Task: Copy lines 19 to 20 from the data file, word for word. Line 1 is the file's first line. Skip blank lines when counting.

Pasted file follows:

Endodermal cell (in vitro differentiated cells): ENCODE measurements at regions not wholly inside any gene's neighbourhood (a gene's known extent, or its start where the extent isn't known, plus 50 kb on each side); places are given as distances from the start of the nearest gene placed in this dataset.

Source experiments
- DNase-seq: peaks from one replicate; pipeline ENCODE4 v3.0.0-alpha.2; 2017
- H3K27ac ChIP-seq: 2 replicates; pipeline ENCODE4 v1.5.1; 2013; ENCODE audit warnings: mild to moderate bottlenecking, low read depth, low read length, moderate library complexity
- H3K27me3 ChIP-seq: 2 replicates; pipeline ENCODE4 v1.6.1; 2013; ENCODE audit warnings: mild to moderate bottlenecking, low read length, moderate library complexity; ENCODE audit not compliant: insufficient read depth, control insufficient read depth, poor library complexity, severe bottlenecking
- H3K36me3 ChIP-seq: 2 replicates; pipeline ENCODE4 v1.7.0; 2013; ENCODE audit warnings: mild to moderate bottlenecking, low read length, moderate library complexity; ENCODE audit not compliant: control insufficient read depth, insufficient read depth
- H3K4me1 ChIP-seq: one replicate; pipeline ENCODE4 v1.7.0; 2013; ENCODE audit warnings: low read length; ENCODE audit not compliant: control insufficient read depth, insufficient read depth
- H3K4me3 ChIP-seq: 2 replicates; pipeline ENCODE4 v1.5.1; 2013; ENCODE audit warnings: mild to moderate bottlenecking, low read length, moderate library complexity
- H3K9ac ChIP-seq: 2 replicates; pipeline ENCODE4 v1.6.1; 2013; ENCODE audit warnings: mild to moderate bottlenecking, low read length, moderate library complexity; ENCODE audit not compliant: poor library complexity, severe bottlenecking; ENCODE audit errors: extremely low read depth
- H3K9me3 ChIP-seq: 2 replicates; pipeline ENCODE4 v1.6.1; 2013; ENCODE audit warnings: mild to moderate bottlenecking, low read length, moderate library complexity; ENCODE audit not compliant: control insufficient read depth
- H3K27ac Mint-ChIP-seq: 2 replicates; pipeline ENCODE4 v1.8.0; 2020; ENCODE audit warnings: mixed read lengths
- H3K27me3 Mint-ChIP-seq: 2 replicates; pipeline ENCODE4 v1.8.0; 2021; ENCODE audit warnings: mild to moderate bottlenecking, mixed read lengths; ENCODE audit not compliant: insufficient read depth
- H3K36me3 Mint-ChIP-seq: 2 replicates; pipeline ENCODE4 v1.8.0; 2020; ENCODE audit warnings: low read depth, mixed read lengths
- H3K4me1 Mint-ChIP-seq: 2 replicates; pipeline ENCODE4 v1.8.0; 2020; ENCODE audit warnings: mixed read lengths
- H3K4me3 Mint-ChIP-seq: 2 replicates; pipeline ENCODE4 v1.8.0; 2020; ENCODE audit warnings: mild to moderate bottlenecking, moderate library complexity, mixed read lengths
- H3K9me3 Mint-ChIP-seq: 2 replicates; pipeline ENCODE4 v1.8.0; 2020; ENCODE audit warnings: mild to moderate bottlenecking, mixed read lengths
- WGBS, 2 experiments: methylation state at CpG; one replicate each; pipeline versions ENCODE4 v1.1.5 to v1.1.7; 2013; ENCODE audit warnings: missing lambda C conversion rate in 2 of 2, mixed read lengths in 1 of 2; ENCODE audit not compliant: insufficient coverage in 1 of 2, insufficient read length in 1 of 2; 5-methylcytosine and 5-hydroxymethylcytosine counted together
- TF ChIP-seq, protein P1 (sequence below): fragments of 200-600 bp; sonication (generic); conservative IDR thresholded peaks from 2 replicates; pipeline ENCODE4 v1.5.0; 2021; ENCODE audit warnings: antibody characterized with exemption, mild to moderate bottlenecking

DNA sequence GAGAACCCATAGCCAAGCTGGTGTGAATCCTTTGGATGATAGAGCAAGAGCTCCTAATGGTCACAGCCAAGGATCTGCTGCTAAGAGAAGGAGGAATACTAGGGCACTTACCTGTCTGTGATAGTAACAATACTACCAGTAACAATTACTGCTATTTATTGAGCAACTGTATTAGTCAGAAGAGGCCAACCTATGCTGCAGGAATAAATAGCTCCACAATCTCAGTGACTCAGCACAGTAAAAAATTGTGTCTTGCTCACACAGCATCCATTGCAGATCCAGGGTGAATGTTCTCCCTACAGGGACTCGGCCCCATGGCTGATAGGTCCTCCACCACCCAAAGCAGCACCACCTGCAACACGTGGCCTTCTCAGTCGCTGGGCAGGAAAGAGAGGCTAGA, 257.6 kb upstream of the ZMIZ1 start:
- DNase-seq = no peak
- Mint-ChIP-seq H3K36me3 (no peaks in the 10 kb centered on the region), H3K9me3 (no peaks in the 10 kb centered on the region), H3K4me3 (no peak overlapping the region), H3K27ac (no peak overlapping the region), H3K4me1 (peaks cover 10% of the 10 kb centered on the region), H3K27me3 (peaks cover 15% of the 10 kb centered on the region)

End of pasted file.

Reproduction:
DNA sequence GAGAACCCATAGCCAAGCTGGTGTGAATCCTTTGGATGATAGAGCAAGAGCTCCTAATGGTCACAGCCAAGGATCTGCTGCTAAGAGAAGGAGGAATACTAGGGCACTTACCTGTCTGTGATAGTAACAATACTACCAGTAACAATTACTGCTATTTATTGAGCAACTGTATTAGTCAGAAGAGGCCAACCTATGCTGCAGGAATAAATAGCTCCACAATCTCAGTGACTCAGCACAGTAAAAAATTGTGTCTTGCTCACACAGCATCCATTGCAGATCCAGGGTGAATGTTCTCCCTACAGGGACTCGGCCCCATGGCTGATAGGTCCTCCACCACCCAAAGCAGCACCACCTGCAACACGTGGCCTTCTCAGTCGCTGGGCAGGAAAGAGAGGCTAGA, 257.6 kb upstream of the ZMIZ1 start:
- DNase-seq = no peak